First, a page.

Companion to this Pinoy oddity is stuffing the suitcase or pasalubong box with imported goods that are easily purchased back home in specialty stores, duty-free shops or even the big supermarkets and department stores in malls.

Bisor made the observation when we told him about it, observing that (1) if it was really important , why didn’t we just post the stuff instead of stressing ourselves by dragging it through check-in and customs, and (2) wouldn’t it just be cheaper and more convenient to send money with which to buy the apparently desirable goods, hassle-free, in SM, Rustans or DFS after the chaos of departure and arrival?

The famous nuno sa punso and his condo

Agree on all counts, and I vigorously nod my head on that, but you don’t complete the ritual of sending off and welcoming back of the OFW, even though these events might be a year or even two years apart.  Each person who’s wished the OFW well is entitled to a pasalubong or gift on the way back; not only is it bad luck to forget a promise to send or remember a token of gratitude before the OFW made his/her fortune, it is also a recognition of all the goodwill and sacrifices made in order that the foreign worker earn his/her bread overseas.  The humblest Toblerone bar, Las Vegas keychain, or cheap souvenir T-shirt, is a source of pride to the recipient even though in the grand total of repatriation budgets it means next-to-nothing and costs more to stuff it into the maleta, the airline scales be damned.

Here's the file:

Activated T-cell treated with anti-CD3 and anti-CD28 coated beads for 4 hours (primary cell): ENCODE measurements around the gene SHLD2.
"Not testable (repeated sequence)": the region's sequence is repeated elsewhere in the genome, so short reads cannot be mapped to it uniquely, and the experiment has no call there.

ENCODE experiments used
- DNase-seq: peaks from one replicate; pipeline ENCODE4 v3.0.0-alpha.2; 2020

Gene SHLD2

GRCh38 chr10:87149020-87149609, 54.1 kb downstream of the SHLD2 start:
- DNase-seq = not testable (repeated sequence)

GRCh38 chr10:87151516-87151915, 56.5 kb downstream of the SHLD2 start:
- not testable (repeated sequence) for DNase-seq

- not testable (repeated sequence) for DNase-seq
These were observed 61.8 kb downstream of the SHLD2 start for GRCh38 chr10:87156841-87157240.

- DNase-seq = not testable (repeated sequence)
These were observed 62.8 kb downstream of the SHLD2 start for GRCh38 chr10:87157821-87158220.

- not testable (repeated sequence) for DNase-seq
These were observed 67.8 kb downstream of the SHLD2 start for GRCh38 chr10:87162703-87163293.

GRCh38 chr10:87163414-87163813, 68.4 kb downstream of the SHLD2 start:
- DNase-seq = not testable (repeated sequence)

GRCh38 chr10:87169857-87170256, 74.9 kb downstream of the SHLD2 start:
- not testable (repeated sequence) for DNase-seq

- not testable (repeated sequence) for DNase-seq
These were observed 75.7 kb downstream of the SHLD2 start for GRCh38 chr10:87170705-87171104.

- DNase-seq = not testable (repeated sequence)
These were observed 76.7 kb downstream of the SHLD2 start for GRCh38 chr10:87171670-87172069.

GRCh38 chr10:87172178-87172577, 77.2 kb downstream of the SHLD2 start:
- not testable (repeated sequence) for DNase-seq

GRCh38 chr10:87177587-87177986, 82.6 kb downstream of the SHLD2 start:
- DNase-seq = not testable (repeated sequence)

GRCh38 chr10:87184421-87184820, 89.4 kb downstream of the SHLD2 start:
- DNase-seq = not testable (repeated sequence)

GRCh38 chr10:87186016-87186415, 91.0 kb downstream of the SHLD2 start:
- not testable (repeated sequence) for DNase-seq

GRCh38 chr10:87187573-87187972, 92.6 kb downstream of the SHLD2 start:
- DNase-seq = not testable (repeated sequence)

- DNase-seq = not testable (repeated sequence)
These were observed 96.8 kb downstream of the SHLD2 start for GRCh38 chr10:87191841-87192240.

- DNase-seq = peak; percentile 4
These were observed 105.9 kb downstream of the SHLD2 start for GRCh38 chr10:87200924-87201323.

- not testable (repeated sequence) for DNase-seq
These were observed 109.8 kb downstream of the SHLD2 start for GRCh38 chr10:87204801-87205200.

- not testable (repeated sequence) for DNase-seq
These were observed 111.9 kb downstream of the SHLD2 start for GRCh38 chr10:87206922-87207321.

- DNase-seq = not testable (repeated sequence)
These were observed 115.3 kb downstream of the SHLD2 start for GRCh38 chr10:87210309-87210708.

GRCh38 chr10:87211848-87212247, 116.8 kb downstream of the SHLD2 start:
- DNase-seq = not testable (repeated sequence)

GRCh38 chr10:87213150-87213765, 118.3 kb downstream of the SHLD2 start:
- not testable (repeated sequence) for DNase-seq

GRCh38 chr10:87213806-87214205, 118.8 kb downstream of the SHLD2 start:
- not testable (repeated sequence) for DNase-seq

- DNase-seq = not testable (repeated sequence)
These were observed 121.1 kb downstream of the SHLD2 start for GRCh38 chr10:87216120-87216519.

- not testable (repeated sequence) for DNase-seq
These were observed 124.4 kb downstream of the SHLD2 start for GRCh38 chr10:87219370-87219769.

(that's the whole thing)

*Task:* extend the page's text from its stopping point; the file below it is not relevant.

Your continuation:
Again, try explaining this to Bisor, for whom every gram of baggage will be scrutinized and discussed, and you might as well forget afternoon tea.  As if explaining bati and nuno sa punso wasn’t enough.

Thanks for reading !

Noel

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13 thoughts on “Pinoy eccentricities that make Kiwis scratch their heads

  1. I totally agree, trying to explain bati, usog, and nuno to a foreigner will just make them think that the air we breathe in Pinas is heavy with some funny weed’s smoke. Blame it to the jeepney’s belching hallucinogenic smoke.

    • hahaha, very true pinoytransplant. Though I know that various cultures have their own way of explaining things too 🙂 Thanks for the comment and more power to your awesome blog !

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    • omg, now I’m REALLY relieved you’re not blogging about your personal life bro ! but thanks still for the comment, and I’m DOUBLY glad you’re wrong 🙂 Cheers!

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  6. Haha…nice one. This made me smile especially when I read the comment about “bati”. 😀 Regarding pasalubong, I believe it is our way of showing our generosity. I have two uncles that went abroad before as OFW but I don’t remember they’re obliged to send pasalubong to everybody. As my lola said it “kung meron salamat, kung wala ayos lang. Ang mahalaga ligtas at maayos na nakauwi.” I remember my lola telling me not to expect a pasalubong so as not to burden the sender. 🙂

    • thanks very much Joan, it looks like we share a lot of views and experiences as Pinoys 🙂 happy weekend and please continue visiting our blog site !

  7. ‘bati”, I am so familiar with that. My parents always told me to put an atis leaf in my pocket whenever we passed by a certain area in our place. There was even this advice that one should spit and curse whenever one saw the person who causes the ‘bati’. I never believed in it and I never had any of the symptoms – but my relatives, especially my sister, swore by it.
    The nearest English word I can think of for ‘bati’ is ‘hex’ or even ‘evil eye’.

    • hahaha, I bet all cultures have their own version of our bati, but you seem to have a more colorful experience with our folk legends 🙂 more power to your breezy poetry!